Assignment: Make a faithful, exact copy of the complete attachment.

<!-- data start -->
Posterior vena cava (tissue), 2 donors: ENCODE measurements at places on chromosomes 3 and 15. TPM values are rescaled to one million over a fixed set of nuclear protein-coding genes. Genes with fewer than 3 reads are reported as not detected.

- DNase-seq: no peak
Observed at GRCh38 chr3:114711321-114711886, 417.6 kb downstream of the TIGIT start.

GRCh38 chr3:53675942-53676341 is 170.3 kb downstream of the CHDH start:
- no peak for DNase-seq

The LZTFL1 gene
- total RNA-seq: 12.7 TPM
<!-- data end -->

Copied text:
Posterior vena cava (tissue), 2 donors: ENCODE measurements at places on chromosomes 3 and 15. TPM values are rescaled to one million over a fixed set of nuclear protein-coding genes. Genes with fewer than 3 reads are reported as not detected.

- DNase-seq: no peak
Observed at GRCh38 chr3:114711321-114711886, 417.6 kb downstream of the TIGIT start.

GRCh38 chr3:53675942-53676341 is 170.3 kb downstream of the CHDH start:
- no peak for DNase-seq

The LZTFL1 gene
- total RNA-seq: 12.7 TPM